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Study supports taking tamoxifen for 10 years to cut breast cancer mortality risk

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Taking tamoxifen for 10 rather than five years halves the risk of women dying from the most common kind of breast cancer, according to new research.

The “aTTom” study looked at almost 7,000 women with oestrogen receptor-positive breast cancer who, after five years of taking tamoxifen, either continued taking the drug for another five years or stopped treatment.

Among women who took tamoxifen for 10 years, 25% fewer had recurrences of breast cancer and 23% fewer died, compared to women who took the drug for just five years.

Lead researcher Dr Daniel Rea, from the University of Birmingham, said: “These results are important as they establish that giving tamoxifen for longer than the current standard of five years significantly cuts the risk of breast cancer returning.

“Tamoxifen is cheap and widely available so this could have an immediate impact,” he said.

Rare but serious side effects of tamoxifen include increased risk of endometrial cancer, blood clots, and stroke.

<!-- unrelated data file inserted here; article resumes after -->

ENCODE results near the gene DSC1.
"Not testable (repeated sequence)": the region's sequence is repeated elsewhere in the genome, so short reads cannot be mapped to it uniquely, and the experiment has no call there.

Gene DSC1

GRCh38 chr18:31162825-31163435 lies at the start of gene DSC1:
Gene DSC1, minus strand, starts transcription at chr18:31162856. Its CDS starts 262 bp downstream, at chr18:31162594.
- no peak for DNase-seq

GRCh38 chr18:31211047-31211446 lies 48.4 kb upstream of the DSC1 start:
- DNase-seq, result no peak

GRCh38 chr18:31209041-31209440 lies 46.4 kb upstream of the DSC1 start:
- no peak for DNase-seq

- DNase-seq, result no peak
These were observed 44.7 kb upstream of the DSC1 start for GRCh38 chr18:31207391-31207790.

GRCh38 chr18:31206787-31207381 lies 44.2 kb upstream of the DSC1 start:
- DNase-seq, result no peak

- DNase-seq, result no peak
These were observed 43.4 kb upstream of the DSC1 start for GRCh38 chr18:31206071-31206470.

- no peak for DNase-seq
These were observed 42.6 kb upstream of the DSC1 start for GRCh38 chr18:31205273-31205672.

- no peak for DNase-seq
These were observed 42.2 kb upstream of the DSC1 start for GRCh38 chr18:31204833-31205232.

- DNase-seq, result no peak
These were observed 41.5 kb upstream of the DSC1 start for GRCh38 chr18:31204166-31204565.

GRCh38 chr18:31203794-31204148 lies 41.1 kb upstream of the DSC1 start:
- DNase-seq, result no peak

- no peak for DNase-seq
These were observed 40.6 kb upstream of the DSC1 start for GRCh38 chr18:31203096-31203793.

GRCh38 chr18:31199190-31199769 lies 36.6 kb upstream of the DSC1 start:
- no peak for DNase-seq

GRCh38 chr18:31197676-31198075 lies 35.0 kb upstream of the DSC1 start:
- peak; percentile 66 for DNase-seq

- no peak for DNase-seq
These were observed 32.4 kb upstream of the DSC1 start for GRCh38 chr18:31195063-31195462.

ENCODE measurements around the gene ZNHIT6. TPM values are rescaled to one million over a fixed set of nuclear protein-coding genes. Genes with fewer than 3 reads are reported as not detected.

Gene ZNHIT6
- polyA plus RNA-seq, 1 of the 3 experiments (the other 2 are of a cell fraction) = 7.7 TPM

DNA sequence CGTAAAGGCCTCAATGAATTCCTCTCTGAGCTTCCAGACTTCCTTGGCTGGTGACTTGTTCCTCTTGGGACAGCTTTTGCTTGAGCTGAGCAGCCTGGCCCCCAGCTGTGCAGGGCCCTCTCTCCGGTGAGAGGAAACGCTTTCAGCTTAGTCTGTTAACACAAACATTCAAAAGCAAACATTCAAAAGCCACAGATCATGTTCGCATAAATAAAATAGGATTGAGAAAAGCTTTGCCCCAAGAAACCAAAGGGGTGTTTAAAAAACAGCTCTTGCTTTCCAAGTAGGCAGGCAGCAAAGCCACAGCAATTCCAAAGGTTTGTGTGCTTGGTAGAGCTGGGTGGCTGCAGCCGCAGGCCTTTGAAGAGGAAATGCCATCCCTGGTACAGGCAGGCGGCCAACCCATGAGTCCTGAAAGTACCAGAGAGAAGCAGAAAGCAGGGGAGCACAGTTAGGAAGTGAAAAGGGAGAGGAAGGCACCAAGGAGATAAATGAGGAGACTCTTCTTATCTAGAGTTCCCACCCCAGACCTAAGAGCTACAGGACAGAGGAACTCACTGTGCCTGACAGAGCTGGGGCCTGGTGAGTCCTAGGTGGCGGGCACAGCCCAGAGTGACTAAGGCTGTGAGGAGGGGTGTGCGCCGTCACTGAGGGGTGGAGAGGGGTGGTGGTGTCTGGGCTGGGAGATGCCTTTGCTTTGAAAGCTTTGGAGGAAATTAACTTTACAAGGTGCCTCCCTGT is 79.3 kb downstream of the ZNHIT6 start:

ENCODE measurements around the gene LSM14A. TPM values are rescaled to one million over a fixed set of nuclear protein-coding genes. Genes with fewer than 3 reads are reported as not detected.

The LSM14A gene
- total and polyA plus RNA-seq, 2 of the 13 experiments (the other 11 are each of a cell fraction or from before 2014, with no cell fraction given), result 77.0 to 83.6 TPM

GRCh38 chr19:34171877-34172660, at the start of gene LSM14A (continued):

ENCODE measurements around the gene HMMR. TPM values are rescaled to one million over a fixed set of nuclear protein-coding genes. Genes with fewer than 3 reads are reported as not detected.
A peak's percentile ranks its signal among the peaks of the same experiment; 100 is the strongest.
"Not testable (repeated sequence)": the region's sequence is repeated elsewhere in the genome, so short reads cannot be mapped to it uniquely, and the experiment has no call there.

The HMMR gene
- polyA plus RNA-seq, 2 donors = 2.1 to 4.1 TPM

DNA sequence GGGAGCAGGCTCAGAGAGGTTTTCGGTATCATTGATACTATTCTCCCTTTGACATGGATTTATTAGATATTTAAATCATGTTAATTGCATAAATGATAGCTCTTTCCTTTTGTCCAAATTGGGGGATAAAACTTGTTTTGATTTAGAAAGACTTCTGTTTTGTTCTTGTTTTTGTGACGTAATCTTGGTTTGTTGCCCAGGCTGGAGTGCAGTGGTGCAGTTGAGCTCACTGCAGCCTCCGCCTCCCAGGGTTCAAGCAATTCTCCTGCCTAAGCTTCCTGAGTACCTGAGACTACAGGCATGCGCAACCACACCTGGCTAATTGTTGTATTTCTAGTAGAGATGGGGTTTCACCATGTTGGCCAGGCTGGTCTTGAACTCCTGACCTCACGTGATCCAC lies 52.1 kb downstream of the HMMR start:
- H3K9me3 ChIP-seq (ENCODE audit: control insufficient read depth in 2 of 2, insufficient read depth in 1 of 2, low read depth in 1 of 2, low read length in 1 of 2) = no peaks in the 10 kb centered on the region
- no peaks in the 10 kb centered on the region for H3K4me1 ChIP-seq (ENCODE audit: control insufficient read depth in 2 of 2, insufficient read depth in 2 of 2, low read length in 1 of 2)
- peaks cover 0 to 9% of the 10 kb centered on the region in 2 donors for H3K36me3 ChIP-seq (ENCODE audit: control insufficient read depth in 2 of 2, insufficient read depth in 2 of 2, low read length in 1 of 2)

No increase in the incidence of stroke was observed in the study with 10 years of tamoxifen therapy, but endometrial cancer risk was higher.

The researchers estimated that for every endometrial cancer death that occurred as a side effect of long-term tamoxifen, there would be 30 deaths from breast cancer prevented.

They said the results established that “the benefits of taking tamoxifen for longer greatly outweigh the risks”.

Findings from the study, which was funded by Cancer Research UK and the Medical Research Council, were presented this month at the American Society of Clinical Oncology annual conference in Chicago.


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